We’ve all done it before: minced words, made a Freudian slip, failed to think out the implications, or simply been too honest. You can take it from me, an expert on the issue. When you say something stupid, kick yourself, quickly move on, and hope no one noticed.

For us plebs, who knows, maybe we can get away with a dumb idea or comment every now and again. Politicians, on the other hand, are under a lot more pressure to be polished in speech. I, personally, can understand why. For example, when former US president George W. Bush made one of his “Bushisms” (“They misunderestimated me") I took particular delight. I'm sure others partake in such schadenfreude.

While American politicians make more than their fair share of gaffes and controversial statements, the problem is clearly universal. Japanese politicians have the same affinity. In fact, it's so bad that political parities have distributed anti-gaffe guides to prominent politicians.

With that in mind, let's take a moment to hear what officials have to say.

Women Are Too Indecisive to Grocery Shop

Osaka Mayor Ichirō Matsui recently fell under fire after telling reporters that men should do all the household shopping during the COVID-19 lockdown. The mayor believes that women "take a long time as they browse around and hesitate about this and that." Matsui continued, "Men can snap up things they are told (to buy) and go, so I think it's good that they go shopping, avoiding human contact."

While issues of equality are an ongoing battle in Japan, this kind of chauvinism is, unfortunately, far from rare. In their coverage of the incident, the Jakarta Post discussed the online firestorm that occurred following the remarks. Twitter users accused Matsui of being "full of prejudice against women," while others derided his out-of-touch thinking.

Hitler Was “No Good, Even If His Motive Was Right.”

In 2017, Finance Minister Taro Aso faced severe backlash after expressing admiration for Adolf Hitler. In a meeting with LDP colleagues, Aso related that “Hitler, who killed millions of people, was no good even if his motive was right.”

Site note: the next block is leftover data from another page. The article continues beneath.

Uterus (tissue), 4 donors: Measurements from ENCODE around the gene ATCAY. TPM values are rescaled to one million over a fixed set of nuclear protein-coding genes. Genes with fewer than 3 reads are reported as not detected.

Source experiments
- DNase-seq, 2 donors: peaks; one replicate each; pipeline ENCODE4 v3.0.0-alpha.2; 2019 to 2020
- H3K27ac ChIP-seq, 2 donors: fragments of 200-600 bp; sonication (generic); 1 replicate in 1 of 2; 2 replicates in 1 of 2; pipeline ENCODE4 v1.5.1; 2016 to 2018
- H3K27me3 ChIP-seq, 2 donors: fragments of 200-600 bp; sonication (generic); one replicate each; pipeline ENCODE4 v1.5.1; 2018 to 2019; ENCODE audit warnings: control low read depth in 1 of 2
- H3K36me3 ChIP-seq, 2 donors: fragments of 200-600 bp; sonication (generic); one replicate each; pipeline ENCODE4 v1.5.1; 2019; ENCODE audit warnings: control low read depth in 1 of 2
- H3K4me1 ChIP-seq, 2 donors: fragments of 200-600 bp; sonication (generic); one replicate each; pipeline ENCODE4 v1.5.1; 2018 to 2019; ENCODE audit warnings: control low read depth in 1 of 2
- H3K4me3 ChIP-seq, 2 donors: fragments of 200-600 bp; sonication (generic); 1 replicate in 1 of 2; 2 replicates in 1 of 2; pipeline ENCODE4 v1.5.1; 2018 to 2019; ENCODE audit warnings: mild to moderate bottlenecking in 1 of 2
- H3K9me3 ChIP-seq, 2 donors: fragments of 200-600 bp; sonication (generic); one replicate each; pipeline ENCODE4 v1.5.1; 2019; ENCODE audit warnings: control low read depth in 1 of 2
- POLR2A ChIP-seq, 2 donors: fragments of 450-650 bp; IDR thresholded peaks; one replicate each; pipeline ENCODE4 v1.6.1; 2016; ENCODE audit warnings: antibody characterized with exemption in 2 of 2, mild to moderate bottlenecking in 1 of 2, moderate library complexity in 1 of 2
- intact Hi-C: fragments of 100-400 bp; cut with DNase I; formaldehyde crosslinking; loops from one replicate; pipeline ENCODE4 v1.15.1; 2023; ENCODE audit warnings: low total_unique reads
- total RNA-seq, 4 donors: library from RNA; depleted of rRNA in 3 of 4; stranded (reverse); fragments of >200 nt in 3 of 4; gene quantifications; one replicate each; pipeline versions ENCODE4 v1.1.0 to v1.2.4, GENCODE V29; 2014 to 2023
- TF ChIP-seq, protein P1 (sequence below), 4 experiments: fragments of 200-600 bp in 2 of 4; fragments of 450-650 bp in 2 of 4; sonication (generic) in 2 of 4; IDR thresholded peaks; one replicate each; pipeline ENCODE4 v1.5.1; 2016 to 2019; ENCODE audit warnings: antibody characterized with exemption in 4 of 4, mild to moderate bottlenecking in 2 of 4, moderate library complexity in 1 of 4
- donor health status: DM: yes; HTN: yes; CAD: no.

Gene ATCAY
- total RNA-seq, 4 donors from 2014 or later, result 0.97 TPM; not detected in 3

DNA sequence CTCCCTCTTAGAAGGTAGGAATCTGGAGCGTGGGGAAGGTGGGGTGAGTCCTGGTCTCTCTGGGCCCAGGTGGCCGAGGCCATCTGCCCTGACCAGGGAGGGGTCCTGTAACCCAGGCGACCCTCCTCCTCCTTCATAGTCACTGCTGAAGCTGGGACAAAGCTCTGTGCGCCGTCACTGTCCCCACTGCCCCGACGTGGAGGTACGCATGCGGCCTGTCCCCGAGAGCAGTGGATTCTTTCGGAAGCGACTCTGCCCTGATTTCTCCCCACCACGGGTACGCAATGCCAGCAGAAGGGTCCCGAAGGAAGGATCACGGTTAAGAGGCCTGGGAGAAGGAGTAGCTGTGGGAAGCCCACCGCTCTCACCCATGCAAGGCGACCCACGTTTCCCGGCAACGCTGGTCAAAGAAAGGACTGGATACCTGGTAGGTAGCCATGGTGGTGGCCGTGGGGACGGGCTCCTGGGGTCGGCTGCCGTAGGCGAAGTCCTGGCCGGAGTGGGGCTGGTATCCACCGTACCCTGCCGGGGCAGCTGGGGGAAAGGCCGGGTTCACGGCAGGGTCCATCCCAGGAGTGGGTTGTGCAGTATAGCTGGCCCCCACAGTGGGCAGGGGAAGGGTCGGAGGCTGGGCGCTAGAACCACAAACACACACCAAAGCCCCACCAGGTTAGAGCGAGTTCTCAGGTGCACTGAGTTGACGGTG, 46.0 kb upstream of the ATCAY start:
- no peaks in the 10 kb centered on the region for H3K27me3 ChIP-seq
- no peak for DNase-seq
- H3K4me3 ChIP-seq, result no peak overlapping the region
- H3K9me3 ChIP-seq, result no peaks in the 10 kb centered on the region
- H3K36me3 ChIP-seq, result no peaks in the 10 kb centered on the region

The US-based anti-semitism watch group The Simon Wiesenthal Center lambasted the politician, and the Finance Minister was quick to walk back his remarks: "It is clear from my overall remarks that I regard Hitler in extremely negative terms, and it's clear that his motives were also wrong." Rather than defend Hitler, the politician claimed he meant to underline the importance of achieving results.

And he certainly couldn't have chosen a better example.

Nevertheless, Aso is no stranger to hot water. At other times, he has drawn criticism for saying he wanted to make Japan a country where "rich Jews" would want to live, and for praising Japan for having "one culture, one civilization, one language, and one ethnic group."

"Nuking" A Reporter

In 2011, Yoshio Hachiro made an epic—and career-ending—bad joke. After visiting Fukushima amid the nuclear power plant crisis, he rubbed his protective gear against a journalist while joking "I'll give you radiation." In an earlier incident, he was criticized for being insensitive after describing a tsunami-hit area as a "town of death." Before his visit, residents had escaped the region as a nuclear power plant meltdown released huge amounts of radiation.

Although Hachiro was quick to apologize after the incidents, the public response was unforgiving. The Prime Minister at the time was also forced to apologize for backing Hachiro and distance himself from his appointee. Unsurprisingly, after the radiation suit incident, Hachiro quickly resigned.

Drunken Confidence: War with Russia

Nippon Ishin no Kai lawmaker Hodaka Maruyama, a House of Representatives member, had a relatable problem. Being a little too tipsy, a little too confident, and little too war-hawkish.

It happens to everybody.

In May 2019, Maruyama accompanied a group of about 60 people to the Russian-controlled Kunashiri Island near Hokkaido. While drinking with the group, he asked the tour leader "Do you support, or oppose, getting back [an island taken by Russia] by war?" He later went on to suggest, "Is there any way (to resolve the problem) if we don't have a war?"

Once his comment hit the wires, government officials were quick to condemn his off-the-cuff remarks. Even Osaka Mayor Ichiro Matsui, the mayor who thinks women are too indecisive, was upset. He chided Maruyama's remarks as "inexcusable" while asserting the lawmaker endangered diplomatic efforts. Other prominent politicians went on to lament Maruyama's remarks, and he was eventually expelled from the party.

A Piggyback over A Puddle

The former vice-minister of reconstruction was all but publicly flogged after visiting Iwaizumi, a town devastated by a large typhoon. Pictures surfaced of Shunsuke Mutai piggybacking on a subordinate while crossing a puddle. According to reports, the vice-minister had requested the piggyback while laughing and joking with residents. Prior to his visit, nine people had died in the storm.

Criticism was broad and harsh. Some went as far as to brand Mutai as “the shame of Japan.” Mutai apologized, acknowledging that his actions were inappropriate. However, years later, in 2017, he was forced to resign after joking that "the rain boot industry made a lot of money" over the incident. Apparently, he hadn't learned his lesson.

By - Luke Mahoney.